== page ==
Private Sector Adamant on Practical Training in Higher Learning Institutions

TPSF Executive Director Mr. Godfrey Simbeye (Photo Archive)

TPSF Executive Director Mr. Godfrey Simbeye (Photo Archive)

Dar es Salaam – The Tanzania Private Sector Foundation TPSF recently organized a dialogue meeting for the private sector/ employers dialogue. The occasion brought together stakeholders whose play a critical role in the process of enabling Tanzanians to achieve the plaguing goal of poverty reduction by the year 2025.

Since the opening up of a free market economy in the early 1990s by the Tanzanian government, the role of private sector has increasingly become instrumental in socio-economic development in Tanzania; this has gone in tandem with skills demand in the market.

Many strides have been witnessed across all sectors, from financial services to infrastructure development, the private sector has continuously played a key role in GDP growth, which has been averaging between 6% to 7% in the past ten years, job creation, and improvement of social services delivery especially in education, health, and ICT.

Speaking at the Skill Development dialogue workshop TPSF Executive Director Mr. Godfrey Simbeye told attendees which included Minister of State, Prime Minister’s Office Policy, Parliamentary Affairs, Labor, Employment, Youth and the Disabled  – Hon. Jenista Mhagama (MP), Permanent secretaries, Members of the business community, invited private sector companies/organizations and stakeholders – “Today, we are facing another challenge, where we need more skills and technical know-how from the labor market for Tanzania to realize a middle-income status and competitiveness” addressing the audience.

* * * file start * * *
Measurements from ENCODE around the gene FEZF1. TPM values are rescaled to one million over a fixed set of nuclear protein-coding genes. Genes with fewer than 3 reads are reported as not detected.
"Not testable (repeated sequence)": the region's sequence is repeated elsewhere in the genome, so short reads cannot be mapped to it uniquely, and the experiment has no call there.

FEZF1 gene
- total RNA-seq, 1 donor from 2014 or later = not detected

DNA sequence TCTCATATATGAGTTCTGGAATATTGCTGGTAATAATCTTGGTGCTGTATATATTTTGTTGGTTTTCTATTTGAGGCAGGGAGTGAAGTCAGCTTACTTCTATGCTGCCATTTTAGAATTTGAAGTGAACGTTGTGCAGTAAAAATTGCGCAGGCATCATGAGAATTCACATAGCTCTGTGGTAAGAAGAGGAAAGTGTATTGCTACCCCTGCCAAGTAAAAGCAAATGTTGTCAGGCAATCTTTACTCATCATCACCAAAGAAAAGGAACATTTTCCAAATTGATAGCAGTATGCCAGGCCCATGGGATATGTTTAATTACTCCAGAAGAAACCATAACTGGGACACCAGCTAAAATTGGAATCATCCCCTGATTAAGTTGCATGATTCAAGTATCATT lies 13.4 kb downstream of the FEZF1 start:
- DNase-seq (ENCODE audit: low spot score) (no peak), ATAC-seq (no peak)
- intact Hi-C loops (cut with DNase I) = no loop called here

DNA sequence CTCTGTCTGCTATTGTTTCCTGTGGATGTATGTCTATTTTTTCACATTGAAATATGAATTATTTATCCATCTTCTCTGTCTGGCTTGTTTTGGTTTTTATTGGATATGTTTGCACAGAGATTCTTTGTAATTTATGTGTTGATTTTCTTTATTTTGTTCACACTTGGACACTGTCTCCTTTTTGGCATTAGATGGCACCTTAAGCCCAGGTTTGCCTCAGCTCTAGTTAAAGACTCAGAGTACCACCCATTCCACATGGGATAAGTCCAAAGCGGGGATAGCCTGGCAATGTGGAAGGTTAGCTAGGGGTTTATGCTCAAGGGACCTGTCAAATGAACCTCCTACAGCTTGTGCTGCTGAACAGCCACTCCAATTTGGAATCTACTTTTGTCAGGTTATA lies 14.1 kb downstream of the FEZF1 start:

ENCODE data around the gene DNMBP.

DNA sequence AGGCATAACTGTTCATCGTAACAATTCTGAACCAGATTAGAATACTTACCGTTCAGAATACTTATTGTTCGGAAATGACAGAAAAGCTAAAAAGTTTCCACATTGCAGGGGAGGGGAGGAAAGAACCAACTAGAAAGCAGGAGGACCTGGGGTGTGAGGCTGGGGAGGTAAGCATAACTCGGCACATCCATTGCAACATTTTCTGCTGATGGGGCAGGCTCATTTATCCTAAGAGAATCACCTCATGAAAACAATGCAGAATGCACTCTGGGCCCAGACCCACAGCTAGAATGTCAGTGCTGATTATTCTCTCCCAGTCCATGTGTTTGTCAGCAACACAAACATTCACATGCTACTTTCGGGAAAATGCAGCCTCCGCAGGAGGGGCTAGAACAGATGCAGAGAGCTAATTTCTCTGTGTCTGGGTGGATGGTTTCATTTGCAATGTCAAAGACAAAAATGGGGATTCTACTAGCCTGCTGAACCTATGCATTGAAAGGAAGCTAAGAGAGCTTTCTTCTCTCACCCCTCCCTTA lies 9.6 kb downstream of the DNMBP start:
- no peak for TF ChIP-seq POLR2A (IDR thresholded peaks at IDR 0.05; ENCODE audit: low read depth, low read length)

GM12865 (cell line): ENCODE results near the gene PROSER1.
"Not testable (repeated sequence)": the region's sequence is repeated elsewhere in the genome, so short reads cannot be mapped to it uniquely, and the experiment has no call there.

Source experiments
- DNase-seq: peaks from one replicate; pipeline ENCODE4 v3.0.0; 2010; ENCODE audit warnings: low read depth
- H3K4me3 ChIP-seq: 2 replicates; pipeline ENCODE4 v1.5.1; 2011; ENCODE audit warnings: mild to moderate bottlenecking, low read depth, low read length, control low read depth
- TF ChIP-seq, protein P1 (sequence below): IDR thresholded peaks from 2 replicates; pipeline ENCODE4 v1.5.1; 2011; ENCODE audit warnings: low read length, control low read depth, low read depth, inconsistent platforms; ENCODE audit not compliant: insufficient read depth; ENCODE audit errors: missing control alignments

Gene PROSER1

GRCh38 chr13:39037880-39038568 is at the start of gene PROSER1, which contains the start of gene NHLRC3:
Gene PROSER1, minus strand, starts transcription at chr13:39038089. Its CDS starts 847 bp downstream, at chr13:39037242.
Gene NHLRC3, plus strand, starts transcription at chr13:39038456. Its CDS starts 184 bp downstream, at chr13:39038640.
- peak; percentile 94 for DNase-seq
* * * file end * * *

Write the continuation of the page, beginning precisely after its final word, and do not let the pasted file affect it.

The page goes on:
According to Employment and Earnings Survey: (Analytical Report 2014 by NBS), it shows that a total of 2,141,351 employees in the formal sector in Tanzania Mainland in 2014; this is an increase of 282,382 employees from 1,858,969 recorded in 2013. The majority of employees were employed in the private sector (1,432,985 private and 708,366 public). The results further show that 61.1 percent of total youth aged between 15 and 24 years were employed in the private sector in 2014. Persons with disability were 0.2 percent of total regular employees in 2014.

This has led to a great mismatch between available work force and labor market demand and quality of labor force available mainly due to lack of strategies that link the academia and the private sector.  Unfortunately, the private sector is often not involved in developing the universities curricula hence many colleges and universities produce graduates are not employable because they lack what the private sector needs.

“We call for universities to establish or strengthen their links with the private sector so that they cater to the demand in the labor market” Mr. Simbeye told attendees at the workshop. Adding, “Universities should equip their students with more practical skills and competence rather than concentrating on theory alone.”

Other challenges facing the labor market low level of skills and competitiveness, slow change in mindset among people/graduates, negative attitude towards work,    inadequate level of quality assurance culture in training institutions, rise in forged certificates and qualifications in higher education institutions and work places, and Lack of creativity, innovativeness, accountability and self-motivation among.

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